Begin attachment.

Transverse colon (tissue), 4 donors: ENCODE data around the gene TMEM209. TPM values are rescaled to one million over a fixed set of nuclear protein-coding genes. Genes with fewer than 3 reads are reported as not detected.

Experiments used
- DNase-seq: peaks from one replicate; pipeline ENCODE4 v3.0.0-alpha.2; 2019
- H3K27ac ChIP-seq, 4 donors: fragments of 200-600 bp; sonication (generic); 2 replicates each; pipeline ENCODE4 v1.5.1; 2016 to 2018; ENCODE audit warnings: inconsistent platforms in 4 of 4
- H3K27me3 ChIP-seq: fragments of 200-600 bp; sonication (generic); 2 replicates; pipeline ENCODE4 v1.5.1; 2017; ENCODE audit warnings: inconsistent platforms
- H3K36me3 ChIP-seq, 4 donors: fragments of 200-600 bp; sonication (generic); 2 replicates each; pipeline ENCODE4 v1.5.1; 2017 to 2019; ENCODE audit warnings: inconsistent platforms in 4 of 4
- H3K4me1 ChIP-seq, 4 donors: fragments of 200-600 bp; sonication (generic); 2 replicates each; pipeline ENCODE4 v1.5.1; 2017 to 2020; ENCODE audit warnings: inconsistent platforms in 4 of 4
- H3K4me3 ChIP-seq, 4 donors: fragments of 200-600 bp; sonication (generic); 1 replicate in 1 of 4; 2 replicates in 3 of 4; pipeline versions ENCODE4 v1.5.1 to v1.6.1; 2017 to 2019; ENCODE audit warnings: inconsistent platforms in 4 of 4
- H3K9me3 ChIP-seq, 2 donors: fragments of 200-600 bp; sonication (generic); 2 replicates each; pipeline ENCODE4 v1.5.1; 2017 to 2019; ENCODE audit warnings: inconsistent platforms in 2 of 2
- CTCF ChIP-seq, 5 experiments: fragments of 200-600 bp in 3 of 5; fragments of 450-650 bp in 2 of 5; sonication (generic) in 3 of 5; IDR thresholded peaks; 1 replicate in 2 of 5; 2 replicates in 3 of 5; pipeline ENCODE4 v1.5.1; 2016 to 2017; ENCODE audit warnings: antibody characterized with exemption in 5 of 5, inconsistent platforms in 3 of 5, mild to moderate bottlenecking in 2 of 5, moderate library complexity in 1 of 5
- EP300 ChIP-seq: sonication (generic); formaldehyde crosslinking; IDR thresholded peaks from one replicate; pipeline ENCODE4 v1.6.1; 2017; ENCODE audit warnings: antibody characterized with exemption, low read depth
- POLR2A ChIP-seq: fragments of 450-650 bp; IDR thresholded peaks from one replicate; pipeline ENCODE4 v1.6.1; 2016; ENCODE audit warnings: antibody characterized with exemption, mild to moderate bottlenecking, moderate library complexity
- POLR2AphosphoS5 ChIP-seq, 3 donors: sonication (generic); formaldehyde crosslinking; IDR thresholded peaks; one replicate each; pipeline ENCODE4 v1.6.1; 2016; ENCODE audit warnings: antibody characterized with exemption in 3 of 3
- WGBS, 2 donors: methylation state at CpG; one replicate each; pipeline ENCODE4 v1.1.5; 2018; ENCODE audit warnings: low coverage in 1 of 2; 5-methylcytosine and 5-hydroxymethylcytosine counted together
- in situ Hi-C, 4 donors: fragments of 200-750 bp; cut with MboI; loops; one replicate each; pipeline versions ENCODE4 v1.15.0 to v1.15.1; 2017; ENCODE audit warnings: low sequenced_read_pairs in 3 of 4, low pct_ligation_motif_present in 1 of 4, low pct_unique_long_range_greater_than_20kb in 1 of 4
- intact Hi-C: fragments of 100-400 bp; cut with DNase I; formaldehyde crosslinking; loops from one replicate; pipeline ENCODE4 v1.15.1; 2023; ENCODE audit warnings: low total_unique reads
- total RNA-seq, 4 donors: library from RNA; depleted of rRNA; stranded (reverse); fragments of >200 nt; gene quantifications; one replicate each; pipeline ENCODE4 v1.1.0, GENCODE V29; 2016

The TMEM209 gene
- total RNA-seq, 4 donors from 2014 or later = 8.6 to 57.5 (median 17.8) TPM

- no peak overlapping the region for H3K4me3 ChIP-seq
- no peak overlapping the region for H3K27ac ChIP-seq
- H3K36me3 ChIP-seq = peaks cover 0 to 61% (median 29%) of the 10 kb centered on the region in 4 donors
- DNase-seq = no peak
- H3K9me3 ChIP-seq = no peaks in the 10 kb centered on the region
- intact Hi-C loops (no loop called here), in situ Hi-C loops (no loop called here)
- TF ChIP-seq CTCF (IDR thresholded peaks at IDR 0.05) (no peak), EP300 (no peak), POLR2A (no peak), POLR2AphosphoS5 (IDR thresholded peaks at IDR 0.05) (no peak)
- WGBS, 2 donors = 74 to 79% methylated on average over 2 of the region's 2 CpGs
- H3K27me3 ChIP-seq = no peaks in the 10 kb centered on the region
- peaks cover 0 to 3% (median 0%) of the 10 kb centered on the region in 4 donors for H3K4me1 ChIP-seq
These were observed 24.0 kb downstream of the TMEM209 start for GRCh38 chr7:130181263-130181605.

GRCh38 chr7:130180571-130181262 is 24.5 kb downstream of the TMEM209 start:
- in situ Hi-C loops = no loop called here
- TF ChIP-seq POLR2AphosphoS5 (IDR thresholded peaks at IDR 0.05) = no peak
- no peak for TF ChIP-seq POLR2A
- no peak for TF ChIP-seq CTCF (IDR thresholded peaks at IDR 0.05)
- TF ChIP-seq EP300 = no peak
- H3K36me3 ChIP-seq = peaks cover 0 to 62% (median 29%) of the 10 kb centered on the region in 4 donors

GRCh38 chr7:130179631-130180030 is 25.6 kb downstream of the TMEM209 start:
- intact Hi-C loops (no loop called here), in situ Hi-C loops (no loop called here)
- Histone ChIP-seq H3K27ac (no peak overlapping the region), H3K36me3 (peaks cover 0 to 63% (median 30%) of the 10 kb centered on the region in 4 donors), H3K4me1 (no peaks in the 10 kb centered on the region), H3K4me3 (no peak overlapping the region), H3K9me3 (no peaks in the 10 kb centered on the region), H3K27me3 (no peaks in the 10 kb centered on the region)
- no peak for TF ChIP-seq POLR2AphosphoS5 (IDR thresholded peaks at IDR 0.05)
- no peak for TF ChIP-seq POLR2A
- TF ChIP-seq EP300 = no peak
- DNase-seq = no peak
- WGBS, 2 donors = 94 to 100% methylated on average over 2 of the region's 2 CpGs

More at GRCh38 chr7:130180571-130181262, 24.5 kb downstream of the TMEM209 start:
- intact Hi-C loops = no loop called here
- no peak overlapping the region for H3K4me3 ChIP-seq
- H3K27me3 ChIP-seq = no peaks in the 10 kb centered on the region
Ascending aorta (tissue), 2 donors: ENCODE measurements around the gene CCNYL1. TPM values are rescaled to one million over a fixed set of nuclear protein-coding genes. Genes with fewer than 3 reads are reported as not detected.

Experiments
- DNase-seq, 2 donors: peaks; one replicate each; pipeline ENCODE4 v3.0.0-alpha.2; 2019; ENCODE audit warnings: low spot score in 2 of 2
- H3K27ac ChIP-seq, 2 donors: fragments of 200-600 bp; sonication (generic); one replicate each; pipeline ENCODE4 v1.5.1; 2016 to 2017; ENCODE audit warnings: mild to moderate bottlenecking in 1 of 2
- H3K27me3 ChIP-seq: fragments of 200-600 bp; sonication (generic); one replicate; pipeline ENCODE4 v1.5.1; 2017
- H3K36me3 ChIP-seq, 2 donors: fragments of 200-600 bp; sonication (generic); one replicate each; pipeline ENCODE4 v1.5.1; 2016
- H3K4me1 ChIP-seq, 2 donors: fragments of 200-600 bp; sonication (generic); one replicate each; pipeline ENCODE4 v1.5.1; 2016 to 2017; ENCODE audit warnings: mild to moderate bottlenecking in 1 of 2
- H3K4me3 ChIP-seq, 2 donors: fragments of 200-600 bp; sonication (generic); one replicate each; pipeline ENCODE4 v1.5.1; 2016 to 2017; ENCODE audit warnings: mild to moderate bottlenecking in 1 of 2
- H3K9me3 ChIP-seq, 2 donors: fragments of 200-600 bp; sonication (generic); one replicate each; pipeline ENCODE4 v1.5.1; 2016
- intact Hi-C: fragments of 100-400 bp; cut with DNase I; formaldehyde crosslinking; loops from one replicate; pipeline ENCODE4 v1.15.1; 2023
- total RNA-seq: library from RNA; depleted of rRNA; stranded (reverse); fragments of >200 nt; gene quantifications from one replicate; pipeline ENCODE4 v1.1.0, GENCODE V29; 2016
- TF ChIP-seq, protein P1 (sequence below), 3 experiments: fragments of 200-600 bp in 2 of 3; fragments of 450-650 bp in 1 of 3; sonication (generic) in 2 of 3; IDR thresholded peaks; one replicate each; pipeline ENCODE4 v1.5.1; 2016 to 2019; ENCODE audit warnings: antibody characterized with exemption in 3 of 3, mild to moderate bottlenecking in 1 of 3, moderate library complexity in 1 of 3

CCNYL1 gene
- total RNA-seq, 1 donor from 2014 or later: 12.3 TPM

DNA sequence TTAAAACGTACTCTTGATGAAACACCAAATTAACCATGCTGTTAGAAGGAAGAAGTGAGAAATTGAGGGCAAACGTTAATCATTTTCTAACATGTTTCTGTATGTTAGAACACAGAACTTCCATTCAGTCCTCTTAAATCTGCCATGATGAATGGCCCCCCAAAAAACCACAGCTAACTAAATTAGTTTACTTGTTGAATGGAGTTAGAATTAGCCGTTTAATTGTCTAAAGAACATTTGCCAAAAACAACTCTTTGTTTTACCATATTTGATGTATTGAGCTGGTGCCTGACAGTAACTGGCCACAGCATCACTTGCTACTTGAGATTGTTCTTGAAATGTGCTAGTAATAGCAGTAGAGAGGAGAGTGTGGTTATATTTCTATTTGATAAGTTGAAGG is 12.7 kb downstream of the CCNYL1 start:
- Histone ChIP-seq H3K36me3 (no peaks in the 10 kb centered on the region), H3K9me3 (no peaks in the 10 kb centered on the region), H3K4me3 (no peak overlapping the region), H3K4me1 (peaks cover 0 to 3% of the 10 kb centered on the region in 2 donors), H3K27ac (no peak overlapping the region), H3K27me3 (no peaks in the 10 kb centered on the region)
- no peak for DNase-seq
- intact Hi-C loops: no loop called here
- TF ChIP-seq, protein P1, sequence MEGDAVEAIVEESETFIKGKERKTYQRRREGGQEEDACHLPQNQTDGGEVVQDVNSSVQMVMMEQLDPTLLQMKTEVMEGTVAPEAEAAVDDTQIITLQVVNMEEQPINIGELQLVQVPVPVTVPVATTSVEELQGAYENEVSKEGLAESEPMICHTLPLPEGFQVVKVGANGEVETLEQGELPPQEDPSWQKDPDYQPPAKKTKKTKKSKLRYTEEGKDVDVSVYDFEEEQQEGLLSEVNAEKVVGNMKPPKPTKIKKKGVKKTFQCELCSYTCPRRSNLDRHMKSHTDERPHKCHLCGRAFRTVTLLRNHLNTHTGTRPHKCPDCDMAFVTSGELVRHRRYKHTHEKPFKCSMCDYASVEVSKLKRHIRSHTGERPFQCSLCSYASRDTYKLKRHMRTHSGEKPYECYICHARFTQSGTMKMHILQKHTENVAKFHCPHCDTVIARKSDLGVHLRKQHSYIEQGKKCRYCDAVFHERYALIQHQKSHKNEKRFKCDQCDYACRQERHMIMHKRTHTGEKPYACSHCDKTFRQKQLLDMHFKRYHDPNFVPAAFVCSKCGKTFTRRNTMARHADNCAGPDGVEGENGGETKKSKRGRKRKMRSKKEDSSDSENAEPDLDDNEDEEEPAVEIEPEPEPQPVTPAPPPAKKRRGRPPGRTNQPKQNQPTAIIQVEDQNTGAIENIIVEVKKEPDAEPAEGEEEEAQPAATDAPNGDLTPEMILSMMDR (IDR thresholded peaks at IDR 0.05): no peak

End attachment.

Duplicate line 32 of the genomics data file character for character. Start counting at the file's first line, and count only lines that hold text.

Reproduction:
- in situ Hi-C loops = no loop called here